After much experimentation, Mattheij rewrote the software (several times in fact) to accomplish a variety of basic tasks. At its core, the system takes images from a webcam and feeds them to a neural network to do the classification. Of course, the neural net needs to be "trained" by showing it lots of images, and telling it what those images represent. Mattheij's breakthrough was allowing the machine to effectively train itself, with guidance: Running pieces through allows the system to take its own photos, make a guess, and build on that guess. As long as Mattheij corrects the incorrect guesses, he ends up with a decent (and self-reinforcing) corpus of training data. As the machine continues running, it can rack up more training, allowing it to recognize a broad variety of pieces on the fly.

Here's another video, focusing on how the pieces move on conveyer belts (running at slow speed so puny humans can follow). You can also see the air jets in action:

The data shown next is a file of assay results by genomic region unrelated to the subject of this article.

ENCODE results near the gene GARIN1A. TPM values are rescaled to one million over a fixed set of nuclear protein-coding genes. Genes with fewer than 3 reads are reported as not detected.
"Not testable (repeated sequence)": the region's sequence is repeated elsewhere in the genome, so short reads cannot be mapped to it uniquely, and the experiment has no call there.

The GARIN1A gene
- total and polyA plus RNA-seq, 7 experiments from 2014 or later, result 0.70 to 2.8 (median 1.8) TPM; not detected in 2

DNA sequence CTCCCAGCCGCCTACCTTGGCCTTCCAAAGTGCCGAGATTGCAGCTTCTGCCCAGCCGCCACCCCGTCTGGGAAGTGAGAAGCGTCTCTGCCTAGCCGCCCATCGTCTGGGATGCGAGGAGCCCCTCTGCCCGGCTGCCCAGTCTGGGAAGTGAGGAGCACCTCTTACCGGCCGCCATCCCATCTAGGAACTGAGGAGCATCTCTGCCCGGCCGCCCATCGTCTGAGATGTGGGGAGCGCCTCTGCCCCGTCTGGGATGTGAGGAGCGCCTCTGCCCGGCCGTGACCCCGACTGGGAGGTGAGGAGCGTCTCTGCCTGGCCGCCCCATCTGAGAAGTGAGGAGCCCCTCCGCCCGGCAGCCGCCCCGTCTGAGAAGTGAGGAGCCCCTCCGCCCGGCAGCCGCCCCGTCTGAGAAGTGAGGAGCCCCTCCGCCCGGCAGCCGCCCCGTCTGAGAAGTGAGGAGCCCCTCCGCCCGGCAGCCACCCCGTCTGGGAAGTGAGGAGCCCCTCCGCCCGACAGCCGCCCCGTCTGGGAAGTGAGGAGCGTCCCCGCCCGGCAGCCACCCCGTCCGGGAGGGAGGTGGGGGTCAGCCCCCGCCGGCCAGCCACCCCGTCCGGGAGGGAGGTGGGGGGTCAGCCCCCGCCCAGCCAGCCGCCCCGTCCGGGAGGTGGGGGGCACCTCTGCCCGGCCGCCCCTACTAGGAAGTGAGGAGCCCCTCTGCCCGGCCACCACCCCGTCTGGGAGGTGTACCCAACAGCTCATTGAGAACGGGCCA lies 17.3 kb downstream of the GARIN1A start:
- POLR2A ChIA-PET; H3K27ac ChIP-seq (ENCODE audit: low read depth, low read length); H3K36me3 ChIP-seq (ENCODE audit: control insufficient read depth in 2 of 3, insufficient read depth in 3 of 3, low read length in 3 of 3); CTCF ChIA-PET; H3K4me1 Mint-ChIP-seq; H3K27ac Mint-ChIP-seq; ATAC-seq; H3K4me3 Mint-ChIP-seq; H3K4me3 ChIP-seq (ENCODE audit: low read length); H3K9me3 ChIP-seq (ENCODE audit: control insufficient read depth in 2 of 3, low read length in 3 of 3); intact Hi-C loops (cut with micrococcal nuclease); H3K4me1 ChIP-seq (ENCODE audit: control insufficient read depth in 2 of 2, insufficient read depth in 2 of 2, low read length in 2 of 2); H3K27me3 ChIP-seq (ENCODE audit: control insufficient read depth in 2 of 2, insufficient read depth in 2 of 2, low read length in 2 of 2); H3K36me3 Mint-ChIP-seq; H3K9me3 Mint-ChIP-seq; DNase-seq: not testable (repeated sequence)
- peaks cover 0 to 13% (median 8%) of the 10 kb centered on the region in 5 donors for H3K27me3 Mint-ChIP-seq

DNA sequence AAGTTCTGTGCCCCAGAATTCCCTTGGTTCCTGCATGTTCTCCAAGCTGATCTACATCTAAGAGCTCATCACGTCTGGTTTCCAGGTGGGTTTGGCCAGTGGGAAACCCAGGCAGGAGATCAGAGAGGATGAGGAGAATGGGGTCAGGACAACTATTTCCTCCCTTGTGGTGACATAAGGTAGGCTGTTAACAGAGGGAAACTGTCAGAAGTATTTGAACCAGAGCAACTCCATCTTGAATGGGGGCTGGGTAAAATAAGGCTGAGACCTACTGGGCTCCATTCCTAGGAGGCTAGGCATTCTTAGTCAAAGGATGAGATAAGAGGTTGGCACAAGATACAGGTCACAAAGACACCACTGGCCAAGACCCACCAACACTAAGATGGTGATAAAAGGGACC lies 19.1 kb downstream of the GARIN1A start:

In an email interview, Mattheij told Mental Floss that the system currently sorts LEGO bricks into more than 50 categories. It can also be run in a color-sorting mode to bin the parts across 12 color groups. (Thus at present you'd likely do a two-pass sort on the bricks: once for shape, then a separate pass for color.) He continues to refine the system, with a focus on making its recognition abilities faster. At some point down the line, he plans to make the software portion open source. You're on your own as far as building conveyer belts, bins, and so forth.

Check out Mattheij's writeup in two parts for more information. It starts with an overview of the story, followed up with a deep dive on the software. He's also tweeting about the project (among other things). And if you look around a bit, you'll find bulk LEGO brick auctions online—it's definitely a thing!

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iStock